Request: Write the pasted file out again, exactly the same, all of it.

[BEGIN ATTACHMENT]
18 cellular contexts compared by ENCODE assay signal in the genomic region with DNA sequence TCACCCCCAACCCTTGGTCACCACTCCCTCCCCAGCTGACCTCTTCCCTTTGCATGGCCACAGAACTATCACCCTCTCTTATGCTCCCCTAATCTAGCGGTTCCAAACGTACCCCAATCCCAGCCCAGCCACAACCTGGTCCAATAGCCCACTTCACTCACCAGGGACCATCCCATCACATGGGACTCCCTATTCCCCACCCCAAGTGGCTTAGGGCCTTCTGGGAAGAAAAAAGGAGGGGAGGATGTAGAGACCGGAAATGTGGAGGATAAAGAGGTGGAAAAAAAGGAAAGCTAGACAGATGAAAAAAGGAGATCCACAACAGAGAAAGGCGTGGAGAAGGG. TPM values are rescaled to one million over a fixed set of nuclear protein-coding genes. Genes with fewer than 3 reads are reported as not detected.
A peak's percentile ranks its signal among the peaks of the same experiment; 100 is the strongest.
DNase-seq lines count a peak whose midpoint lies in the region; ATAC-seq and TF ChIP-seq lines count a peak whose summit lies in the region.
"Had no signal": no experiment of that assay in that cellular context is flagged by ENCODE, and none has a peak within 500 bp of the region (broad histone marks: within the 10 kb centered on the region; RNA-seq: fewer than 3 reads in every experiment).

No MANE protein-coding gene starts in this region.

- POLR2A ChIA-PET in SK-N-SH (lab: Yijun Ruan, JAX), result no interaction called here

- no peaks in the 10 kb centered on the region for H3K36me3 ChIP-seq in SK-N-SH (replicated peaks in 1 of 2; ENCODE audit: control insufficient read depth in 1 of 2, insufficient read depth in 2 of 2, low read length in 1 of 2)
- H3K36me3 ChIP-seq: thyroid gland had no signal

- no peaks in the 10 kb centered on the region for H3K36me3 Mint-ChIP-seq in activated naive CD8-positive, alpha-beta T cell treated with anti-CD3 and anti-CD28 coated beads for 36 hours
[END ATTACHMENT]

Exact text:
18 cellular contexts compared by ENCODE assay signal in the genomic region with DNA sequence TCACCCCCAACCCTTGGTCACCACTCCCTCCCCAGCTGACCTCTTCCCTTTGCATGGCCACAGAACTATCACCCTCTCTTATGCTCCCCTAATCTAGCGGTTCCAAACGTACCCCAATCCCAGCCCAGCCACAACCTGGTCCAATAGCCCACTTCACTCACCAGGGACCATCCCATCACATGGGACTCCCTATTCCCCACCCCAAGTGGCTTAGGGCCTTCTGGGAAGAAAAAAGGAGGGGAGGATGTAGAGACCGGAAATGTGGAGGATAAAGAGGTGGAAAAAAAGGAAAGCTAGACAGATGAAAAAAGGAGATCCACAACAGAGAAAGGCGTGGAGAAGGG. TPM values are rescaled to one million over a fixed set of nuclear protein-coding genes. Genes with fewer than 3 reads are reported as not detected.
A peak's percentile ranks its signal among the peaks of the same experiment; 100 is the strongest.
DNase-seq lines count a peak whose midpoint lies in the region; ATAC-seq and TF ChIP-seq lines count a peak whose summit lies in the region.
"Had no signal": no experiment of that assay in that cellular context is flagged by ENCODE, and none has a peak within 500 bp of the region (broad histone marks: within the 10 kb centered on the region; RNA-seq: fewer than 3 reads in every experiment).

No MANE protein-coding gene starts in this region.

- POLR2A ChIA-PET in SK-N-SH (lab: Yijun Ruan, JAX), result no interaction called here

- no peaks in the 10 kb centered on the region for H3K36me3 ChIP-seq in SK-N-SH (replicated peaks in 1 of 2; ENCODE audit: control insufficient read depth in 1 of 2, insufficient read depth in 2 of 2, low read length in 1 of 2)
- H3K36me3 ChIP-seq: thyroid gland had no signal

- no peaks in the 10 kb centered on the region for H3K36me3 Mint-ChIP-seq in activated naive CD8-positive, alpha-beta T cell treated with anti-CD3 and anti-CD28 coated beads for 36 hours